Today’s Blazer’s Edge Mailbag covers the long perspective on the Portland Trail Blazers. If you have a Mailbag question to submit, fire it off to email@example.com! The pre-season will start soon so we’ll begin to get back into nuts-and-bolts topics. Make sure your question gets on the docket early!
Loved listening to your podcast with the Fanalysts this week. Gotta question for you since you’ve been a fan for a minute. What’s your favorite Blazer moment of all time? I think you’re gonna say winning the championship but your answers almost always surprise me and I’m ready for it.
I mean, sure? The 1977 World Title still stands as the greatest moment in franchise history. I cherish it deeply; it changed the course of an entire city and its passion for the game. Personally I was a little too young and new to the sport to regard that as my favorite moment of all. It’s on the short list but it didn’t come in the fat part of my fan bell curve. I suppose that honor would belong to the Clyde Drexler-Terry Porter team as they made the Finals in 1990. Knowing this team was really, really, honest-to-goodness going to play for a championship again had me walking three feet off the ground. The pinnacle probably came as they won Game 2 of the 1990 Finals in Detroit. (We won’t talk about anything that happened after. LA LA LA LA LA!!! :::fingers in ears:::) That whole era qualifies as a Big Deal to me and the first blush was the most memorable.
As I recounted years ago, I also remember vividly Jerome Kersey’s dunk in the Perfect First Quarter against San Antonio in the ‘90-’91 season.
It’s hard to describe this kind of thing to folks who didn’t live through it. There’s a huge difference between highlight/emotional moments replacing greatness and being part and parcel of greatness. There’s no substitute for watching dominant, efficient, amazing basketball for 82 games and a long playoff run. The highlights become the cherry resting on top of a well-supported, fundamentally sound and sustainable cake rather than a cherry dangling atop a toothpick jammed precariously into a pop tart. When you realize you’re watching the best basketball in the world being played against opponents who are geared up for your team, those monster jams and well-executed plays carry extra weight.
I have to tell you, though, Brandon Roy’s last hurrah against the Dallas Mavericks came pretty close to getting those classic juices flowing. I don’t think anyone who saw it will ever forget.
Congrats on 10 years and the anniversary! Has anybody asked you the predictable question about what’s changed since you’ve started? If so I haven’t seen your answer and if not I’m asking. What’s the biggest change between now and then?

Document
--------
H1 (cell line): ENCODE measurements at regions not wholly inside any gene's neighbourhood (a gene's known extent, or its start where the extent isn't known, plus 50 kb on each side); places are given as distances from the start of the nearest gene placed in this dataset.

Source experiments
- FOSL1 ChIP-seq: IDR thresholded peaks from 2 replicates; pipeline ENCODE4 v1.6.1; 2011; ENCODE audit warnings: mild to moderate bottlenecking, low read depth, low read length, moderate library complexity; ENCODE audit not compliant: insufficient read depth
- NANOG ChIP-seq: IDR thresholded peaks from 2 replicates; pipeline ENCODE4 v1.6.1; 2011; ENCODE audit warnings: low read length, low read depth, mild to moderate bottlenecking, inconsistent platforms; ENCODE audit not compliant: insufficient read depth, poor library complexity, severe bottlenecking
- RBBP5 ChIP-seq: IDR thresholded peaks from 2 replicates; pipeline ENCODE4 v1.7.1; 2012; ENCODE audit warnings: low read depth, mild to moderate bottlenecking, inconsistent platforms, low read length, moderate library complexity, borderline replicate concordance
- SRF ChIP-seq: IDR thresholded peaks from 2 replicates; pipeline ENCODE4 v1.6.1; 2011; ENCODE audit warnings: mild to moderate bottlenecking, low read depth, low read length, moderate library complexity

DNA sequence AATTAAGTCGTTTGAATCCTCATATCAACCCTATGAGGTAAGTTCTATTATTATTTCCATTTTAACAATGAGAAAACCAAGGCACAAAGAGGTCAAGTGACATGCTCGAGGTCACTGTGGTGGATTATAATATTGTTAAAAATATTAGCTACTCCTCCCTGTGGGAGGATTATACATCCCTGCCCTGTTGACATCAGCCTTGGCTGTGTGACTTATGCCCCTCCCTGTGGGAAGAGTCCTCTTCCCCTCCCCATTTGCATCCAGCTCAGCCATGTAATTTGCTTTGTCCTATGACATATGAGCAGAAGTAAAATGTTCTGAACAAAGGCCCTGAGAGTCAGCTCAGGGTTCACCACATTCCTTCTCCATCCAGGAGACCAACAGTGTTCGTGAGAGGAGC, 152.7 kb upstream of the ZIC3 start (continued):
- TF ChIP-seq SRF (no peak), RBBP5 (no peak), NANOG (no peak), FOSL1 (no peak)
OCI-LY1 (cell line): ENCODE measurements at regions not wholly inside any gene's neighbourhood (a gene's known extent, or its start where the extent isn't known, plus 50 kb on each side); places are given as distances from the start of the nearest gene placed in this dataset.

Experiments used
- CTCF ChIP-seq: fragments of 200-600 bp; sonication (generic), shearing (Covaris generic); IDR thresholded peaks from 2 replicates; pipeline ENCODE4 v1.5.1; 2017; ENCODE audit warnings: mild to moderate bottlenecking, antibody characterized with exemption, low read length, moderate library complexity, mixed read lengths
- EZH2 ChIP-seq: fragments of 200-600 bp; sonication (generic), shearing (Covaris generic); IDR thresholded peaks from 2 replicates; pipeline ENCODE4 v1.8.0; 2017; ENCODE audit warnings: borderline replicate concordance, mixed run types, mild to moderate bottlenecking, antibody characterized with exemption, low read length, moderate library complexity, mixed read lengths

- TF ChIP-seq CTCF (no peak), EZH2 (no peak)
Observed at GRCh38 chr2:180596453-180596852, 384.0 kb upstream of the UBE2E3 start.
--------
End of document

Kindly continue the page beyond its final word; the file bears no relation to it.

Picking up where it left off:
Obviously everything has changed for the team. Brandon Roy and LaMarcus Aldridge were rookies when I came to Blazer’s Edge. Greg Oden was on the horizon. (Oh my gosh, that lottery night Open Thread was something!) I’m not sure we’ll see an era begin quite like that ever again. Hopefully we won’t see one end like that one did either!
Around the league three-point shooting and point guards are at their zenith. We were just moving out of the center-or-shooting-guard paradigm when I started. (By the way, that paradigm might have held on longer had Oden and Roy remained healthy alongside Aldridge.) Threes were exciting but only considered bread-and-butter for desperate teams.
The biggest revolution, though, has come in coverage of the sport. The Advanced Statistical Renaissance was in its early years when I began. We all learned together. People look at (and talk about) basketball quite differently now than they did then. Players are judged on different criteria. Once upon a time superstars were the national currency. Now hidden gems get everybody’s blood pumping.
Social media has changed NBA coverage as well. When I started everybody and their uncle was trying to get a blog going. Few of those were ultimately successful. The attempts have been replaced, in large part, by tweets and blurbs over various social outlets. (And podcasts. Woooo...so many podcasts.) Networks like ESPN were indispensable when I began writing. Now they’re perilously close to optional.
It’s not enough to talk sports anymore. You’d better have a good point and a great sense of your audience, otherwise you’re just one more voice in the crowd. Except that crowd no longer consists of two dozen blogs struggling to make it, but 20,000 individuals quite happy to chime in with their two cents whenever convenient then leave the party whether they visited an actual sports-related website or not.
All in all, I think this version of coverage is better. It’s smarter, anyway. If we tend to rely too much upon preconceptions we consider inviolable, well...we did that in the “old days” too. The preconceptions are better defined now at least, easier to see.
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